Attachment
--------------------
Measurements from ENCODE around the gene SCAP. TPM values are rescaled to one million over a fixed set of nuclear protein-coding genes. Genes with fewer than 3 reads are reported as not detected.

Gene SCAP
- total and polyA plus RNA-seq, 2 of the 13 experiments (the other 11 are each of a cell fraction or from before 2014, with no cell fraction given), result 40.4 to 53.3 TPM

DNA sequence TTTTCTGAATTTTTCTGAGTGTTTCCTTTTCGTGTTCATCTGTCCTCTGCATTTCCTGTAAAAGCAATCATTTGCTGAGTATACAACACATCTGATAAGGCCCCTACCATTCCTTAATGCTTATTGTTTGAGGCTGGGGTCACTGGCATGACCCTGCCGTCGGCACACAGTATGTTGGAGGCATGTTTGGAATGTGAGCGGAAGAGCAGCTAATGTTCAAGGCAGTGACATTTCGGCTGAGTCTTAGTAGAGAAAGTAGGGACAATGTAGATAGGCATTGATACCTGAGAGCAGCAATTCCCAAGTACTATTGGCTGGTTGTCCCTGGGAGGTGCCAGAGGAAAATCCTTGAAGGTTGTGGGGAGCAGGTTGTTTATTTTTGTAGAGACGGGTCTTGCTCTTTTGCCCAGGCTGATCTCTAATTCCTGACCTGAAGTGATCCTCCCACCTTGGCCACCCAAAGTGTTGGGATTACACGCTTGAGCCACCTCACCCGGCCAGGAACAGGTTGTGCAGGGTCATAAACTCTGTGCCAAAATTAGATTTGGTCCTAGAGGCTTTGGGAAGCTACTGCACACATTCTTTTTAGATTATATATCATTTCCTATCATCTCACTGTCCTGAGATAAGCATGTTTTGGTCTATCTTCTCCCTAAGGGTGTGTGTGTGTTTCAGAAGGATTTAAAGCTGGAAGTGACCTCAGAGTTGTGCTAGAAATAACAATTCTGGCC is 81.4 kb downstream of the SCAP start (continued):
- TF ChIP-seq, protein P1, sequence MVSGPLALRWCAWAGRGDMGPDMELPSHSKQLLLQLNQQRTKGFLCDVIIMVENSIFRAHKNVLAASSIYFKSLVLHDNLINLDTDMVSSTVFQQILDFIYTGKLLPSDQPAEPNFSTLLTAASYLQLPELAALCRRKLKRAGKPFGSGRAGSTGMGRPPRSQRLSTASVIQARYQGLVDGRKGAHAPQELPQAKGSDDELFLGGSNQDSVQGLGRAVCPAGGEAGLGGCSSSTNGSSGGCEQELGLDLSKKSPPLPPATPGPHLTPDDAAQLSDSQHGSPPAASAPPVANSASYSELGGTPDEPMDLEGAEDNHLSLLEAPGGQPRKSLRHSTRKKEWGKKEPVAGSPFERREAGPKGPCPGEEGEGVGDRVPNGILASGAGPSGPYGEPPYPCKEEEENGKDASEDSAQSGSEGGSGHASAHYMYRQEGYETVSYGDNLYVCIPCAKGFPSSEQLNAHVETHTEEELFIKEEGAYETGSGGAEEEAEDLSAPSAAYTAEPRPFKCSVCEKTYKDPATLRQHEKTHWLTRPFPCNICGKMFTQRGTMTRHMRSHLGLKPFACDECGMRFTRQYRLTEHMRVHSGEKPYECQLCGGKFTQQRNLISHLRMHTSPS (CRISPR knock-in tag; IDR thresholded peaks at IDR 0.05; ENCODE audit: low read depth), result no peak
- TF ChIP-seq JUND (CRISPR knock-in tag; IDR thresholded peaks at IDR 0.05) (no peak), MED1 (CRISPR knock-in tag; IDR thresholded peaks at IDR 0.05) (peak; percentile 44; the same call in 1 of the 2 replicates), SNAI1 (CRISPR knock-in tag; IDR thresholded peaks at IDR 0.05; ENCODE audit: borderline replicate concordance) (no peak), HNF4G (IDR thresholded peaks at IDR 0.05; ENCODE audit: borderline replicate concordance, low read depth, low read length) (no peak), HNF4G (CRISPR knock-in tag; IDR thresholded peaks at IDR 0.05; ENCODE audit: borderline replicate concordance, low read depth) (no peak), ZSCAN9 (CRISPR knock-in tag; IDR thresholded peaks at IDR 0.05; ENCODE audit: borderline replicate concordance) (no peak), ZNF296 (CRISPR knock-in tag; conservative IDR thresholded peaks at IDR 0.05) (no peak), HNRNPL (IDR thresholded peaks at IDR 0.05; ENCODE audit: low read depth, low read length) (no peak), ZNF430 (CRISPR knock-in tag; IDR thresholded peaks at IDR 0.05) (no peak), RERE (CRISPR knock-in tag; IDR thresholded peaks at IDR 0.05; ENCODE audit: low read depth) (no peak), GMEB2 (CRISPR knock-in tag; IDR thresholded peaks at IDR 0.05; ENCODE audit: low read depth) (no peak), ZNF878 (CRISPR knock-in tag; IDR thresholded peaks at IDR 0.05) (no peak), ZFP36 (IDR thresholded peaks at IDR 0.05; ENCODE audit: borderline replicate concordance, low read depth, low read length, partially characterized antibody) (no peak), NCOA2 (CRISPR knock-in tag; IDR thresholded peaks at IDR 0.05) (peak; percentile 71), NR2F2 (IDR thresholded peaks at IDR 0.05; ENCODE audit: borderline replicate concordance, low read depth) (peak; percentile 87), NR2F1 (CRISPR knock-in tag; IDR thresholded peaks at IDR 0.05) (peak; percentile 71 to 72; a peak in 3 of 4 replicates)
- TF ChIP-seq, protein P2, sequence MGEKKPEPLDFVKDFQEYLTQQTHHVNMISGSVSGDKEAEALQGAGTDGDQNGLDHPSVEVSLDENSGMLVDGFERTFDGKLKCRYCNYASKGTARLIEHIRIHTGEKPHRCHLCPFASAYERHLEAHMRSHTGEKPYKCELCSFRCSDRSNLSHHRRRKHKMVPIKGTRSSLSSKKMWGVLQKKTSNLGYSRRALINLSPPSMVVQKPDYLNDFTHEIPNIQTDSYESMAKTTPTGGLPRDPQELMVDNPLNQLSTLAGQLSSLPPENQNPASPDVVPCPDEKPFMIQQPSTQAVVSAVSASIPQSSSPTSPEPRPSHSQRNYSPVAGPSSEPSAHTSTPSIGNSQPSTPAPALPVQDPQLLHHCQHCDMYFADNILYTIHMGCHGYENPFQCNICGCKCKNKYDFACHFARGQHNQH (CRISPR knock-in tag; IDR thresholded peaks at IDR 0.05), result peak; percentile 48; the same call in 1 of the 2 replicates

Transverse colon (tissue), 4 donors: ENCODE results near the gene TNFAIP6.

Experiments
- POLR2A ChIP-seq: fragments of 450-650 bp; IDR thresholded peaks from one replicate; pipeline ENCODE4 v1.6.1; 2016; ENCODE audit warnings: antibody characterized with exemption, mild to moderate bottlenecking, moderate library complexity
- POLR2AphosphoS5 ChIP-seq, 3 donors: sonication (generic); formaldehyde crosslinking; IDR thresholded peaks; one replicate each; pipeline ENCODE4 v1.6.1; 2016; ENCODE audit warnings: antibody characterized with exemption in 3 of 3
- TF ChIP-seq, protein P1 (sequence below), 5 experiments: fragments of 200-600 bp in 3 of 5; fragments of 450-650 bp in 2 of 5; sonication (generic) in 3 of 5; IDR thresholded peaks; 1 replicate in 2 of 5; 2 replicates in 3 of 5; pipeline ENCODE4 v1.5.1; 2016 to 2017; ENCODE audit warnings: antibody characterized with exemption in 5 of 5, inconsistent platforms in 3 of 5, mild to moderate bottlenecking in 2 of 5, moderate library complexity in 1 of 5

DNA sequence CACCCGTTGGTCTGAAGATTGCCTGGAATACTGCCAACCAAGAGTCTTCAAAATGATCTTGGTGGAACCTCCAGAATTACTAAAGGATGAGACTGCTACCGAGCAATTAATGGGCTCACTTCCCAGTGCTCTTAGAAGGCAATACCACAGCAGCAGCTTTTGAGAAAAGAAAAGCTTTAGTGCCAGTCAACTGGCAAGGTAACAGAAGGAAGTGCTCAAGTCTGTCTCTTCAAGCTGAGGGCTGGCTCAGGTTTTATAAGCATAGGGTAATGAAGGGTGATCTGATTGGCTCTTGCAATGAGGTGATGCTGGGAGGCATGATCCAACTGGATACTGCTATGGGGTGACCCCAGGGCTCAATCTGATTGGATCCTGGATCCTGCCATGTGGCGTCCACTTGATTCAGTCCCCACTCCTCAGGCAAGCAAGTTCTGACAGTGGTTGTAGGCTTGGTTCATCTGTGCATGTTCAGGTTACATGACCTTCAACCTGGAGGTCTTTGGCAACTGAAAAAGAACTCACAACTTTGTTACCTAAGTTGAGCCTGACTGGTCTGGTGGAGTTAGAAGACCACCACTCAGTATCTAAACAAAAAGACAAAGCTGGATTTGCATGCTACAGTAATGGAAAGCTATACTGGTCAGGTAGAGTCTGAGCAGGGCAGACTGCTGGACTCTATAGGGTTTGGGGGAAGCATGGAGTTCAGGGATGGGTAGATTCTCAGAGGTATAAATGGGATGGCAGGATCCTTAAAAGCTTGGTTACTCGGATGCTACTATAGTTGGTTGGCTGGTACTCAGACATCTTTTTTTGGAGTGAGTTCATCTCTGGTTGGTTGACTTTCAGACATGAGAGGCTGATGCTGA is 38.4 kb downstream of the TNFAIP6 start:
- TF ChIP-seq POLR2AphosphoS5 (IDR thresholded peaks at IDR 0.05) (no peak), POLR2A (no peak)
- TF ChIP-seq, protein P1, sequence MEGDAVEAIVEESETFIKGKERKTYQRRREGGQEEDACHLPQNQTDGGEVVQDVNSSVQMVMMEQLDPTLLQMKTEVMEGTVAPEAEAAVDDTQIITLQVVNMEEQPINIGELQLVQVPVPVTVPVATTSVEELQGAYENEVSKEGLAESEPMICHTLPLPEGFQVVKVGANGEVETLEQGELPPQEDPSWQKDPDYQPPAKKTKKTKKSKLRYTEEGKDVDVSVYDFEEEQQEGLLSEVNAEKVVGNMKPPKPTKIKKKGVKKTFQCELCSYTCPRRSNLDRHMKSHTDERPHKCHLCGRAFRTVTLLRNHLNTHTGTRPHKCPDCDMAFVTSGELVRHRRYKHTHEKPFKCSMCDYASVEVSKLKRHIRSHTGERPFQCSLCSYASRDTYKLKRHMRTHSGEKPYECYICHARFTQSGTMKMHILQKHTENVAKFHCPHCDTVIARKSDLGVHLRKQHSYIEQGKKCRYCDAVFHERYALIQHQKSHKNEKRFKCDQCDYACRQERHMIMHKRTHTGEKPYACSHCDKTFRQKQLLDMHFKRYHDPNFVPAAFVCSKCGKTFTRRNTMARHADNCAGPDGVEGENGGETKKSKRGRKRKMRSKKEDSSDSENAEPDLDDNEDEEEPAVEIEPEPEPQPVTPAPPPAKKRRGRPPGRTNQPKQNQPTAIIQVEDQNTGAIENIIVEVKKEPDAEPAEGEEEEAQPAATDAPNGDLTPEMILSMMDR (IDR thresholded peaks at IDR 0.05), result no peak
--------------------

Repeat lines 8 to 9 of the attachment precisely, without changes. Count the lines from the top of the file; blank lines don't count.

Transverse colon (tissue), 4 donors: ENCODE results near the gene TNFAIP6.

Experiments